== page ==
Last updated: February 18. 2014 10:00PM - 1653 Views
By - drich@civitasmedia.com



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Whiteman Air Force Base personnel and community leaders will be on hand for a change of command ceremony for the 509th Bomb Wing on Friday.


Brig. Gen. Thomas A. Bussiere will relinquish command of the 509th — Whiteman’s host unit — to Brig. Gen. Glen D. VanHerck during the official ceremony, slated for 11 a.m. Bussiere, who assumed command in June of 2012, has been assigned to a new position as Deputy Director of Command, Control, and Nuclear Operations on the Joint Staff at the Pentagon. VanHerck comes to Whiteman after a stint as commander of the Air Force’s 7th Bomb Wing at Dyess Air Force Base in Texas.


The 509th is part of Air Force Global Strike Command and its fleet of B-2 Spirit bombers serve as part of the Air Force’s conventional and strategic combat force. Bussiere was able to celebrate the B-2’s legacy during his tenure, with the base marking the 20th anniversary of the arrival of the aircraft last year.


“It’s always a privilege to command a unit filled with incredible people like the men and women of the 509th Bomb Wing, but 2013 was certainly a special year,” Bussiere told the Democrat via email. “Even 20 years after the ‘Spirit of Missouri’ first landed at Whiteman Air Force Base, the B-2 remains the world’s most advanced bomber, and the Year of the B-2 was our opportunity to remind people around the world of the ongoing role this remarkable aircraft plays in deterring America’s enemies and reassuring our allies of our commitment to their security.”


Although the military is increasingly utilizing remotely-controlled drone aircraft, Bussiere said he believes the B-2 will remain an essential asset to the nation’s defense capabilities.


“In the future, America’s reliance on the B-2 will only increase,” he said. “How America projects power is changing, and in a time of shrinking budgets and smaller forces, the ability to hold targets at risk anywhere in the world using an aircraft based in the heart of America will be an invaluable asset for future presidents.”


A decorated pilot who led F-15C combat missions during operations Southern Watch and Vigilant Warrior and B-2 combat missions during operations Allied Force and Iraqi Freedom, Bussiere said he and his family are excited about the opportunity presented by his new position in Washington, D.C.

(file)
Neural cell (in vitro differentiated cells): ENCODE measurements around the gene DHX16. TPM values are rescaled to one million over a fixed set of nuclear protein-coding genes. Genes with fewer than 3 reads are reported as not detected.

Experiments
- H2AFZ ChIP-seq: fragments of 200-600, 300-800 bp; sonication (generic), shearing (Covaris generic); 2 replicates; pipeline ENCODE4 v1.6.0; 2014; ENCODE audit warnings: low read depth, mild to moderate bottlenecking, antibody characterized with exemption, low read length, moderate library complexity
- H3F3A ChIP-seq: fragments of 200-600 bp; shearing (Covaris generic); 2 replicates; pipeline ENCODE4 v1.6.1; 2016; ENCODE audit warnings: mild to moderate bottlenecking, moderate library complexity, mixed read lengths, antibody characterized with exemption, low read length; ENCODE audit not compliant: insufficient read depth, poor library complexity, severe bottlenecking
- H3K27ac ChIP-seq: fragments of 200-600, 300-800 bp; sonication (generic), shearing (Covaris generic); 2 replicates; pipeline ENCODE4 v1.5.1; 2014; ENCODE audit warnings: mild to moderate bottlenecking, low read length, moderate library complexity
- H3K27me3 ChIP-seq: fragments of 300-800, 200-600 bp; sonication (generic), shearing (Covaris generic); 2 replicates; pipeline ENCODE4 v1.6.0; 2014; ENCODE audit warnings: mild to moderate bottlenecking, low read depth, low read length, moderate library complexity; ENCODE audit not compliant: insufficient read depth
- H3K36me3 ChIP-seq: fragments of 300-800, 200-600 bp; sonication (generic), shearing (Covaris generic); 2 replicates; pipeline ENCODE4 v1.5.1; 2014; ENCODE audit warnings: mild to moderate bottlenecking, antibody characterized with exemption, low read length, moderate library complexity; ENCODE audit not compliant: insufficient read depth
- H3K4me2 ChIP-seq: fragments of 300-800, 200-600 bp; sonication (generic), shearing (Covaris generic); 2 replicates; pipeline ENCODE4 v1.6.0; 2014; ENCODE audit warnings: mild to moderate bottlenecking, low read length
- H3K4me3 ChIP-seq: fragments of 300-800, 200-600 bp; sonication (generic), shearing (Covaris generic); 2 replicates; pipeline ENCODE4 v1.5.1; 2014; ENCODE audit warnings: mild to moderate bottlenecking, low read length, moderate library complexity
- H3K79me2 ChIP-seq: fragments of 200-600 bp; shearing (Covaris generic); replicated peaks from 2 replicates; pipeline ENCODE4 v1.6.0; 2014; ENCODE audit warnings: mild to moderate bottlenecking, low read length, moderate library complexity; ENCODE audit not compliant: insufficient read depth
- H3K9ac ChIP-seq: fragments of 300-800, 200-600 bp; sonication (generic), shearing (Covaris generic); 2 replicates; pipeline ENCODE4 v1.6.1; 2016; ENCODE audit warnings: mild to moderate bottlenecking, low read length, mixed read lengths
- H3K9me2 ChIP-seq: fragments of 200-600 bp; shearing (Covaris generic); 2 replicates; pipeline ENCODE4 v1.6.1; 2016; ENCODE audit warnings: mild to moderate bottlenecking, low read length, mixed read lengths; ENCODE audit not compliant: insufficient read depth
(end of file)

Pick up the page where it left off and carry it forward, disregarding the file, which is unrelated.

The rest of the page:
“My main responsibility will be to advise the Secretary of Defense, the Chairman of the Joint Chiefs of Staff and the Joint Staff Director of Operations on a wide range of issues, in particular nuclear, space and missile defense operations. Barb (his wife) and the kids are excited about moving to our nation’s capital,” Bussiere said.


In addition to his military accolades, Bussiere has drawn strong support from community partners, including Sedalia Mayor Elaine Horn, who served as president of the Base Community Council in 2013. The organization, which includes representatives from 18 surrounding communities, helps maintain the relationship between WAFB and its neighbors.


“Gen. Bussiere has been great to work with. He is very community-minded and supportive of the airmen,” Horn said. “We have a great working relationship with Whiteman and our sister squadron. They understand they couldn’t succeed without the support of communities around them and they employ a lot of local people that work there and a lot of airmen live here.”


Bussiere said maintaining those relationships are essential for the base’s success.


“I think most people who live in Missouri, especially around Whiteman, are familiar with the B-2 and what it does. What I would like people to know is that the B-2, while a very remarkable aircraft, is only effective because of our community partners who support the world’s most powerful weapon system,” Bussiere said. “The airmen who fly, maintain and support the B-2 are the greatest national treasure stationed at Whiteman, and commanding them has been the greatest privilege of my career. The communities around us have been, and will continue to be, an integral part of our success.”


According to his Air Force bio, VanHerck was born in Kentucky but raised in Bismarck, Mo., and is a 1987 graduate of the University of Missouri-Columbia, where he earned a bachelor of science degree and the University of Central Missouri, where he earned a master’s degree in aviation safety/management in 2000.


He has a diverse background that includes operational and training assignments in the F-15C and B-2A. He has served as an Instructor Pilot and Flight Examiner in the F-15C, B-2A, and the T-6A. Additionally, he served as a USAF Weapons School Instructor in the F-15C and the B-2A.

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